Dadima’s proper turmeric milk

Over the last year or so, the humble haldi doodh drink has seduced the hearts of many. Why wouldn’t it, with sexy names like turmeric latte, turmeric tonic and golden milk? And strap lines like: anti-inflammatory caffeine alternative and immune-boosting remedy. Of course – it’s true. Turmeric is the king spice. It’s packed with preventative and curative healing properties - it’s role in Ayurvedic medicine remains unchallenged. My grandparents are no doctors, but they knew all of the above long before the recent ‘wow’ factor of turmeric. It was, and still is, their go-to drink for coughs, colds and a general pick-me-up.

Just like my dadima made haldi doodh in India, I always prefer to use fresh turmeric root over powder. I adore its citrussy, earthy taste, and like to preserve as many of the health benefits as possible. I always keep some in my freezer in an airtight bag and you can use it straight from frozen. My dadima always says that it’s essential to cook the turmeric in fat (I use grass-fed ghee) not only to release its essential oils, but also to enhance its taste.

I hope you enjoy dadima’s traditional haldi doodh recipe – because old is gold. Love Anni (from dadima’s).

 proper turmeric milk (haldi doodh)
Ingredients (4 servings)

2 tsps grass-fed ghee
A few pieces of fresh turmeric root
Small piece of fresh ginger root, peeled and grated
4 cups almond milk (or nut milk of choice)
4 green cardamoms, crushed open with a pestle and mortar
A small stick of cinnamon
A pinch of saffron
1 tsp honey (adjust to taste)

  1. Preparation: wear food-handling gloves when handling raw turmeric as it stains your hands bright orange. Peel the turmeric, transfer into a freezer bag, and crush into a pulp using pestle and mortar. Leave to one side. Then, add the saffron to a small bowl, add a splash of milk, and leave to infuse for a few minutes.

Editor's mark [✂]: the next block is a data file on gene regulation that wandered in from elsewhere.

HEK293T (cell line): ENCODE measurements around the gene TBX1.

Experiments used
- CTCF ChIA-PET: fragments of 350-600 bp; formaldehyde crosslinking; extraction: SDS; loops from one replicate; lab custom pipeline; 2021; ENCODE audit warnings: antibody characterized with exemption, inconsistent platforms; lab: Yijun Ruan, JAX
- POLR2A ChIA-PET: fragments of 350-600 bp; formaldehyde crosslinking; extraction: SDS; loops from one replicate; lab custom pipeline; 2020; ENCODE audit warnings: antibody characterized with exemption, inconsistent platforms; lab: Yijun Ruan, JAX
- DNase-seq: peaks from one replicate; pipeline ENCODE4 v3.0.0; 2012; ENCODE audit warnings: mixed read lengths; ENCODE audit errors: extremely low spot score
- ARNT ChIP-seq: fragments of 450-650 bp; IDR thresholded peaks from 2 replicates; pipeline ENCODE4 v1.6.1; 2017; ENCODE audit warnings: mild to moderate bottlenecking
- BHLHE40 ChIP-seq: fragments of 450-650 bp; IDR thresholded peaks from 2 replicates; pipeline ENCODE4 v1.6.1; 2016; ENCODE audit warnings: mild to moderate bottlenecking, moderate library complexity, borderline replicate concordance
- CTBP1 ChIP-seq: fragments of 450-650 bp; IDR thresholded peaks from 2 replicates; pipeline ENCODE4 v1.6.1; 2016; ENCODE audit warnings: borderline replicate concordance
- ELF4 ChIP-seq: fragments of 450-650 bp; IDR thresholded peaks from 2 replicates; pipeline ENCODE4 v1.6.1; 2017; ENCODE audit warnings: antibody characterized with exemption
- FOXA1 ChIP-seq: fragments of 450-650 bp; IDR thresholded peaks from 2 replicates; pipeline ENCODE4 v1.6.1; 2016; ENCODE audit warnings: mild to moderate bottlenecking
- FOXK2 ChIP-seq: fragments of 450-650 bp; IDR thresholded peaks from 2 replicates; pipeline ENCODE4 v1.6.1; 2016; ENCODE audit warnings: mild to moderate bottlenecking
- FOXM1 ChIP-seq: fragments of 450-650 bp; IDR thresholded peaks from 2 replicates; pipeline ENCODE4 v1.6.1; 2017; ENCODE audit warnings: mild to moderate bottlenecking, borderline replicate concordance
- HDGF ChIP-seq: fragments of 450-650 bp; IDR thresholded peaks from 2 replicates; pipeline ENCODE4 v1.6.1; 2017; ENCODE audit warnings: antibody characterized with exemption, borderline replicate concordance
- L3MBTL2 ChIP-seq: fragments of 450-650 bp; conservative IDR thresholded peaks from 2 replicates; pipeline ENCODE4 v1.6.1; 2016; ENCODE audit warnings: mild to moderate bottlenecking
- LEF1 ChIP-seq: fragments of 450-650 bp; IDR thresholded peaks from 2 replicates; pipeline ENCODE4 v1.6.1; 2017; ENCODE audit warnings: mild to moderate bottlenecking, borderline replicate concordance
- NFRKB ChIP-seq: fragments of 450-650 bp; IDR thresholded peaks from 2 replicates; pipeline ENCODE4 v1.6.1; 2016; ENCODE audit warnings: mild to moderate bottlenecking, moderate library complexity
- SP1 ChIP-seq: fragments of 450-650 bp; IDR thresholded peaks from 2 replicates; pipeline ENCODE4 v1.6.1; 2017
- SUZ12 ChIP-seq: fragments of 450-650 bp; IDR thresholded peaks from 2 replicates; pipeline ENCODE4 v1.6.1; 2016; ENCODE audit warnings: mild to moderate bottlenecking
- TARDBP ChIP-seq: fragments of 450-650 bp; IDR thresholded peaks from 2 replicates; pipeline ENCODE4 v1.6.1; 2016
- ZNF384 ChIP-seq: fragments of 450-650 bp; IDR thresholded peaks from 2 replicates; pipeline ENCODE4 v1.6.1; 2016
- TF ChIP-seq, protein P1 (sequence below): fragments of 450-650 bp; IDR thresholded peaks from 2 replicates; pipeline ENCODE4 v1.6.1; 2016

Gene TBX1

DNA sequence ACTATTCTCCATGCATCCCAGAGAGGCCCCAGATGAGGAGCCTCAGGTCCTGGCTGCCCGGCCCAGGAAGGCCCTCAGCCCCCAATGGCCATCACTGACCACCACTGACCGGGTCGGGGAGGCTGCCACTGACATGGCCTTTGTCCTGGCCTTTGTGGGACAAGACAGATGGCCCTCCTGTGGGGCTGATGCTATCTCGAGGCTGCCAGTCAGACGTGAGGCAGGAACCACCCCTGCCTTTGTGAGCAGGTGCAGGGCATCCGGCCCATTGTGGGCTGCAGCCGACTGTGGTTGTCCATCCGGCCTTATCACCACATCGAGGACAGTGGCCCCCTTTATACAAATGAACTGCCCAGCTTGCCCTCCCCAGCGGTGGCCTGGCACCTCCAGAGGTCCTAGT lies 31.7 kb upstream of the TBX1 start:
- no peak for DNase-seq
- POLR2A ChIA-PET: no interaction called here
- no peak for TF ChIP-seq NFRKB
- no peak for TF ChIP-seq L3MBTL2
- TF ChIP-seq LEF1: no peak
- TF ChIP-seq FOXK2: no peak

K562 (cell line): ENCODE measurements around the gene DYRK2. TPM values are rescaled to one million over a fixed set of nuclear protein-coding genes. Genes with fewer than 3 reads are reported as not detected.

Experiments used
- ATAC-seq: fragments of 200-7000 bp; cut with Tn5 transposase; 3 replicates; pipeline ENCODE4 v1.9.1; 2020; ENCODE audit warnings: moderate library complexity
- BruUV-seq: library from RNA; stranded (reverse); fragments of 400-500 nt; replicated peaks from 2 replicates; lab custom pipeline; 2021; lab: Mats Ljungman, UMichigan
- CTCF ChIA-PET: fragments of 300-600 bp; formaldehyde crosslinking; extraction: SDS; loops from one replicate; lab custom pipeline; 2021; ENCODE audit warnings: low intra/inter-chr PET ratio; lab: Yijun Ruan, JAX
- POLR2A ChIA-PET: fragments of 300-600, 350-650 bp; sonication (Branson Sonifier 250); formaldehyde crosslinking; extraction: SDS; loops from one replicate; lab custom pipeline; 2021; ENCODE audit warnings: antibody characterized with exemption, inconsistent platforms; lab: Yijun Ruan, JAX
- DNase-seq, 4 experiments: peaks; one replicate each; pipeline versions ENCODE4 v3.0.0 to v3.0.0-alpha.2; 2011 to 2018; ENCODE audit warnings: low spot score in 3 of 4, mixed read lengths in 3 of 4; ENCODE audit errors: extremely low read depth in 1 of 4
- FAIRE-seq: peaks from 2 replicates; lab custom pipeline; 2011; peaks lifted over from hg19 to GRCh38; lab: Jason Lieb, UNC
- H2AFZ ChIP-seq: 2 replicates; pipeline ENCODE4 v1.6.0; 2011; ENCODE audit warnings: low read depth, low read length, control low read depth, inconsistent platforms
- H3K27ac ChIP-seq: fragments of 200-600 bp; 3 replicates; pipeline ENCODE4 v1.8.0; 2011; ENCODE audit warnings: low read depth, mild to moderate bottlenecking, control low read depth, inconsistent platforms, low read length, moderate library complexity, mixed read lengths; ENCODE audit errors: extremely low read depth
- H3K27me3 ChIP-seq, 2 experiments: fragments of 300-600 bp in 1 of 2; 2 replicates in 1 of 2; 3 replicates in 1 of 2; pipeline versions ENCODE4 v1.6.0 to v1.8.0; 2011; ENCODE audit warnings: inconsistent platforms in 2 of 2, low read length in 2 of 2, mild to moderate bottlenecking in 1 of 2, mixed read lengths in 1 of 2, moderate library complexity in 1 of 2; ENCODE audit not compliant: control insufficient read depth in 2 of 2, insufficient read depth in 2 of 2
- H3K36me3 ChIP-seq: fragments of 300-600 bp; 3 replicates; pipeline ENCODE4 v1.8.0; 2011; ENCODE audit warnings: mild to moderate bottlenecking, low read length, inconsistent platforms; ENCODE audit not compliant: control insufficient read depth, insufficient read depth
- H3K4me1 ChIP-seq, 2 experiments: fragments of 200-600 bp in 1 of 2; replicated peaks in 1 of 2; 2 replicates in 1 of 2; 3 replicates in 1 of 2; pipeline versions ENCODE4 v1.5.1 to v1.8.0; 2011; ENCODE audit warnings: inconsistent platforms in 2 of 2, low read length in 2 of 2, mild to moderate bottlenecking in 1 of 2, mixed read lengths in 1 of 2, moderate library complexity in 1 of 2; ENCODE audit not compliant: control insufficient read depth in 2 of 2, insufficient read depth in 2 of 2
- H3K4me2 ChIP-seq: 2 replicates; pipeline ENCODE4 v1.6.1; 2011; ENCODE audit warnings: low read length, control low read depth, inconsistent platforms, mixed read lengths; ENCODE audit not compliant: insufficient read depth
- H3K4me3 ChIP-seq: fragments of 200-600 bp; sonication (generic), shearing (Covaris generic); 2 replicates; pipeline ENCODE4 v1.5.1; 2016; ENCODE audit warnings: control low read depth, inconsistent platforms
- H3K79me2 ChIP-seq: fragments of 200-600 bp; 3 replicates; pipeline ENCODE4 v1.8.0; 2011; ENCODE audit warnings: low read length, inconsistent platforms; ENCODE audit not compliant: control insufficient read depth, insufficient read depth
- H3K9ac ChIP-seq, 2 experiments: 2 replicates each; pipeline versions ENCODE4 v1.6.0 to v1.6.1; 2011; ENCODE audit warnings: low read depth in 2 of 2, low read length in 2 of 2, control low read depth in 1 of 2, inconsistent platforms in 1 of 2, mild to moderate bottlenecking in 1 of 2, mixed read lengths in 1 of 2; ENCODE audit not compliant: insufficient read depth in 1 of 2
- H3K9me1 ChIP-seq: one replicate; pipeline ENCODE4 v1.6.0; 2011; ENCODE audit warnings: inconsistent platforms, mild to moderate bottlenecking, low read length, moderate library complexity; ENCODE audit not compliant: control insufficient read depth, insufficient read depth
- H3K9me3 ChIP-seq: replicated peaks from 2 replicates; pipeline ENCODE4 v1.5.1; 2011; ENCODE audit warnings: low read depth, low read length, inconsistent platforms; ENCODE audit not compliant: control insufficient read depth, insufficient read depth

2. Heat the ghee in a heavy-based saucepan, then stir in the crushed turmeric – transfer straight from the freezer bag to avoid any turmeric stains on your hands.
  3. Cook over a moderate heat for 2 minutes, stirring continuously so that it doesn’t burn. Then add the ginger and cook for a further minute.
  4. Add the cardamoms, cinnamon, saffron and stir for a minute.
  5. Pour in the milk and bring to the boil so that the milk rises, stirring occasionally. Once the milk has boiled, simmer for a few seconds and bring to the boil again. This process helps to infuse the flavours.
  6. Simmer for 2 minutes, and during this time, stir through the honey.
  7. Remove from the heat. Pour the haldi doodh through a tea strainer. Use the back of a spoon to press against the residue and extract all the goodness.
  8. Pour into mugs and enjoy!
To try more of Dadima's amazing recipes you can click here to her book
Dadima's: Celebrating Grandmother's Wisdom Through Indian Cooking 2016

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